FORT LAUDERDALE, Fla. – Jurors in the upcoming death penalty trial for Parkland school shooter Nikolas Cruz will be allowed to see his Instagram posts, a judge ruled Monday.
Attorneys for Cruz, who pleaded guilty to killing 17 at his former school in Parkland, argued that someone who makes an Instagram account public has a reasonable expectation of privacy.
“He is not required to make his Instagram private to have a reasonable expectation of privacy,” assistant public defender Nawal Bashimam told Circuit Judge Elizabeth Scherer on Monday during a pre-trial evidentiary hearing.
Prosecutor Nicole Chiappone countered that Cruz’s Instagram accounts were public when he shot the victims on Feb. 14, 2018 at Marjory Stoneman Douglas High School.
In one of Cruz’s posts on Instagram before the school shooting, there was a picture of Cruz holding a semiautomatic firearm and pictures of assault rifles and ammunition, court records show. There were also conversations concerning the purchase of assault rifles.
Assistant state attorney Steven Klinger said the defense’s request to suppress the evidence collected from Cruz’s Instagram accounts made the prosecution’s work impossible.
“How in the world is a good State Attorney going to do an effective cross-examination of a defense expert witness having looked at every bit of the information that that witness is relying on to make his or her opinion?”
Assistant public defender Melisa McNeill said getting a protective order was sufficient.
“With the protective order, the data can go to the prosecutor and we would have to send it to their expert, because they are not permitted to copy it — that’s all that has to be done,” McNeill said.
Assistant public defender Tamara Curtis said the defense also has experts including a team of fetal alcohol, spectrum disorder experts and neurophysiologists. Scherer ruled against the motion.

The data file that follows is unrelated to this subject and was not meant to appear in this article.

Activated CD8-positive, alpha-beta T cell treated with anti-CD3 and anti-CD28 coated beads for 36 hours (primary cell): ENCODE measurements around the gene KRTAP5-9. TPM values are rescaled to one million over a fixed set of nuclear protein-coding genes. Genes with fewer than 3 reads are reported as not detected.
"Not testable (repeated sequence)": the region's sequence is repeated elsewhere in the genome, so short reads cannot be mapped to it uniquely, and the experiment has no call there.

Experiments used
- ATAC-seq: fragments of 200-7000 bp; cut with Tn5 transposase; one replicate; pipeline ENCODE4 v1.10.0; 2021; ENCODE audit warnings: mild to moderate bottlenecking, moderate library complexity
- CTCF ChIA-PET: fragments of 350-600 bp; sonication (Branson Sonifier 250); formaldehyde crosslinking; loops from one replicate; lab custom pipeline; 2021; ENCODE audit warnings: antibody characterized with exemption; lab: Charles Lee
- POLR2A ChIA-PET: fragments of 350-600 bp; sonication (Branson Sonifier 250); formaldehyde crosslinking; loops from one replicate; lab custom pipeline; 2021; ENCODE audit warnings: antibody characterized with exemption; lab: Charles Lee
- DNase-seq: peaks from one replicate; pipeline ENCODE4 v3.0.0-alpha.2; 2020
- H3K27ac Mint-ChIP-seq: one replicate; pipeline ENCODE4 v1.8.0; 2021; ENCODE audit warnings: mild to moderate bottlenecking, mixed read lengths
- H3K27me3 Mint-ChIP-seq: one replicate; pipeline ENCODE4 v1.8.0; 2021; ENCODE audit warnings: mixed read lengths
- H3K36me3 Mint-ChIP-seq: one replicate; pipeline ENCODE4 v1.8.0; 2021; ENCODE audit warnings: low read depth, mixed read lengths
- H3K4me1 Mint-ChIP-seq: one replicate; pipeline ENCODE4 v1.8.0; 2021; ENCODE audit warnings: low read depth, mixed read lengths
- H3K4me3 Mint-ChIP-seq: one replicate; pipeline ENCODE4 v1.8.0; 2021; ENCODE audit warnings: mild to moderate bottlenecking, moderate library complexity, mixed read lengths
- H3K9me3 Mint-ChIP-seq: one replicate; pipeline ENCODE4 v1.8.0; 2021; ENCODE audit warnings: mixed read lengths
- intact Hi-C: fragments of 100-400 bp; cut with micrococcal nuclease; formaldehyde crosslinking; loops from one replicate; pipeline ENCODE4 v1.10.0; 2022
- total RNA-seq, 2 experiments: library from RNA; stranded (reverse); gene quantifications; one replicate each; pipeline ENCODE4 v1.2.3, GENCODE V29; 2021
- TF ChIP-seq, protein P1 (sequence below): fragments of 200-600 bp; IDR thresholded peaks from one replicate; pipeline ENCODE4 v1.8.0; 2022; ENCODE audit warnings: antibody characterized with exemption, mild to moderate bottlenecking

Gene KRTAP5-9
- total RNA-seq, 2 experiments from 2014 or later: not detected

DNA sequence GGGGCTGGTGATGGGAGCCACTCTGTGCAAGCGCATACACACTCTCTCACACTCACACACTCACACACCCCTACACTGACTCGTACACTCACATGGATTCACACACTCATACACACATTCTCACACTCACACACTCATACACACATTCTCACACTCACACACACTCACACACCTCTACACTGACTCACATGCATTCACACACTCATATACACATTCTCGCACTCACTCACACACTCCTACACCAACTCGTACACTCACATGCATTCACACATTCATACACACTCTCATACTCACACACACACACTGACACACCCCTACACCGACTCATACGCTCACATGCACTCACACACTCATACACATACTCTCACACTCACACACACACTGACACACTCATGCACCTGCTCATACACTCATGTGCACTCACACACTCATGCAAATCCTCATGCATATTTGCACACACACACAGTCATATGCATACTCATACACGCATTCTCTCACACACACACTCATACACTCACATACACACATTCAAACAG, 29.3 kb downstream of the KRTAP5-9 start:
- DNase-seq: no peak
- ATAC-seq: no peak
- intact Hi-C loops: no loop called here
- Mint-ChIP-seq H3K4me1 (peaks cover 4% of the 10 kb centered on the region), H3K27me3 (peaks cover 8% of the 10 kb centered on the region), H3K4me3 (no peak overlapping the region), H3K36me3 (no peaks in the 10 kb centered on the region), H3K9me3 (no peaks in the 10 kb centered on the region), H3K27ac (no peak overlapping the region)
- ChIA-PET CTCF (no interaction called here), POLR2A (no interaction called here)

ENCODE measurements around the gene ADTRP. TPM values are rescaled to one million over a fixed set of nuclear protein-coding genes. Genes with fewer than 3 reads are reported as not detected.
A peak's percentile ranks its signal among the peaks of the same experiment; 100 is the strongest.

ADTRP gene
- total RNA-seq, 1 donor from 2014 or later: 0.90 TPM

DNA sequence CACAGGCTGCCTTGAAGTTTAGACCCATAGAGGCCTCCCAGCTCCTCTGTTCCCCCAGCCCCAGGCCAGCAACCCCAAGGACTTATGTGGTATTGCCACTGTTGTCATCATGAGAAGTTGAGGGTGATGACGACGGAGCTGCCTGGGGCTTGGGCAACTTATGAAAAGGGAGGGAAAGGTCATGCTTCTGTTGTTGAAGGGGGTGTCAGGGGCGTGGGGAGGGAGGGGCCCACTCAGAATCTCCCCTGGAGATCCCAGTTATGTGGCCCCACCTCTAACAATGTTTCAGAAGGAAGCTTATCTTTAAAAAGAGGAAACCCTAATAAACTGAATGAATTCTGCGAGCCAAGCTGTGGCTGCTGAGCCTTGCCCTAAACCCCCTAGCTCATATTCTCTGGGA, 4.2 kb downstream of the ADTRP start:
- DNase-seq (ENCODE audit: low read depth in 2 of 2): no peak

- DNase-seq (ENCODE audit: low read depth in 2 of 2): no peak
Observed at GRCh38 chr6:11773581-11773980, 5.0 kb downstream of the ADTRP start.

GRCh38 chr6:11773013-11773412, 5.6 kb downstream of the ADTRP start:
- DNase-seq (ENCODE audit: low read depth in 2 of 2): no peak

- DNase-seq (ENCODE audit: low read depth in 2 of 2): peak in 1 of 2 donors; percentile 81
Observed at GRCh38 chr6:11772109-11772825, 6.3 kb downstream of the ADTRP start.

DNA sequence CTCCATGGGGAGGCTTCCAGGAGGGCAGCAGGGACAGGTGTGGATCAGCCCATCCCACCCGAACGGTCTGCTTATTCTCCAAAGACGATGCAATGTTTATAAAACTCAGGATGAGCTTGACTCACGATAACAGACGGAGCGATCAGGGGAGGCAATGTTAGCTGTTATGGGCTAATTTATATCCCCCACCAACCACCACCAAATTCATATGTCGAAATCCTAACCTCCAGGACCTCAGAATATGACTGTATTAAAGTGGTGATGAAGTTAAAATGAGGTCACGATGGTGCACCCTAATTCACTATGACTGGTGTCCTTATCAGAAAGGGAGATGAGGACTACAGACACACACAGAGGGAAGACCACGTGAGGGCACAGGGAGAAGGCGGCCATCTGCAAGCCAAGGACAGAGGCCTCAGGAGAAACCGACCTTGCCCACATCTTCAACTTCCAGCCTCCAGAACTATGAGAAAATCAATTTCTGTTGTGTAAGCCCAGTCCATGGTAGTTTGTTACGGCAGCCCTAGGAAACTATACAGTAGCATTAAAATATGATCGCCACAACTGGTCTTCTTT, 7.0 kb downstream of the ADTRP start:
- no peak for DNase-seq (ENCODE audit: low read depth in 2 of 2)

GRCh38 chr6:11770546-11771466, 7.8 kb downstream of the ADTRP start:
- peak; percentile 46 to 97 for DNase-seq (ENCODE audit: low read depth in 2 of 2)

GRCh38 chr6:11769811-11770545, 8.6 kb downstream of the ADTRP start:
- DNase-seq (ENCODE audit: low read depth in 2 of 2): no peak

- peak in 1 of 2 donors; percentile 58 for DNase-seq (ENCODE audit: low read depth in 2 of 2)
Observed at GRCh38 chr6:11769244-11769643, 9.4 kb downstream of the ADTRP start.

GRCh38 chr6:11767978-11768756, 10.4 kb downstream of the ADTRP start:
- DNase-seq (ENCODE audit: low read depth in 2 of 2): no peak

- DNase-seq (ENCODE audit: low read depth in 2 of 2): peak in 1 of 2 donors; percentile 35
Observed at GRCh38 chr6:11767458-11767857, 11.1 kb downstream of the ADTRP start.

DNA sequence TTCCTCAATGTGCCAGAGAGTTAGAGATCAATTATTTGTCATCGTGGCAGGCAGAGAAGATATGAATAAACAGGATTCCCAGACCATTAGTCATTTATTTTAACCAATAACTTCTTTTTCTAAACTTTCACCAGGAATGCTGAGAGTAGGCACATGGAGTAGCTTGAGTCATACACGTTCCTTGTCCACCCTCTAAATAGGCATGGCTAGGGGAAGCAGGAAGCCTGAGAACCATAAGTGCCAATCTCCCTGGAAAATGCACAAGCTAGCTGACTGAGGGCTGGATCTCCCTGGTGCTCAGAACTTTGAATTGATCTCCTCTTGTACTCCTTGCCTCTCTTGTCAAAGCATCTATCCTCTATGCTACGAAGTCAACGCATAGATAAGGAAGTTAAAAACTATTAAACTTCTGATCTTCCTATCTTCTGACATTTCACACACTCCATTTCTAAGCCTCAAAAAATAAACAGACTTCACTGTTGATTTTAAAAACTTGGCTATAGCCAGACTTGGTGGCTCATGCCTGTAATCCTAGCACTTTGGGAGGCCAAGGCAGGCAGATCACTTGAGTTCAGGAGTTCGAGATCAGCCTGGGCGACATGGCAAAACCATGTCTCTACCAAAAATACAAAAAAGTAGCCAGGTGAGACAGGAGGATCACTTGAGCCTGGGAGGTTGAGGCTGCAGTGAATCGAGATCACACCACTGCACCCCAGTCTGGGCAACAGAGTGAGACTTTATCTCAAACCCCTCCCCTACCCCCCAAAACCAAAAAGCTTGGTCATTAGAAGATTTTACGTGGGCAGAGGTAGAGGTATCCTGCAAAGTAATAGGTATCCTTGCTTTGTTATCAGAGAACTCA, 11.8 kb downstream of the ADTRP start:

“I agree with the state that the defense did not establish reasonable expectation of privacy,” Scherer said.
Last year, the public defenders said they wanted prosecutors and their witnesses prohibited from referring to Cruz as “the killer,” “an animal,” or to use any derogatory terms that would dehumanize him or be prejudicial. The defense also wanted to prevent the victims and their families from testifying in court and argued that could result in “overly emotional displays.”
Cruz pleaded guilty to 17 counts of murder and 17 counts of attempted murder in October. Scherer scheduled the trial to begin on Feb. 21. After jury selection, the 12 jurors will have to decide whether Cruz should be sentenced to life without parole or death.
J. David Bogenschutz, a Fort Lauderdale-based criminal defense attorney, has been following the case closely even though he is not involved.
“I think there are methods of dealing with it that don’t necessarily step on anyone’s ethical or legal toes,” Bogenschutz said, adding mental health experts’ perspective is crucial for the defense. “It is so important because that is one of the major issues, if not the major issue, the defense is raising to keep the state from killing him.”